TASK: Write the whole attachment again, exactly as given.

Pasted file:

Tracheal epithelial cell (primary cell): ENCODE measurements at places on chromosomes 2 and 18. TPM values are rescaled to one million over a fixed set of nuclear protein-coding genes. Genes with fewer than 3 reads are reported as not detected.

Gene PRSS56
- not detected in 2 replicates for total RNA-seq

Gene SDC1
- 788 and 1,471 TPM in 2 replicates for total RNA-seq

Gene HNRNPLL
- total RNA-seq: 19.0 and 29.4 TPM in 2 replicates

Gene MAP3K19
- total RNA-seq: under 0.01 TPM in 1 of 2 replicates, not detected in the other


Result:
Tracheal epithelial cell (primary cell): ENCODE measurements at places on chromosomes 2 and 18. TPM values are rescaled to one million over a fixed set of nuclear protein-coding genes. Genes with fewer than 3 reads are reported as not detected.

Gene PRSS56
- not detected in 2 replicates for total RNA-seq

Gene SDC1
- 788 and 1,471 TPM in 2 replicates for total RNA-seq

Gene HNRNPLL
- total RNA-seq: 19.0 and 29.4 TPM in 2 replicates

Gene MAP3K19
- total RNA-seq: under 0.01 TPM in 1 of 2 replicates, not detected in the other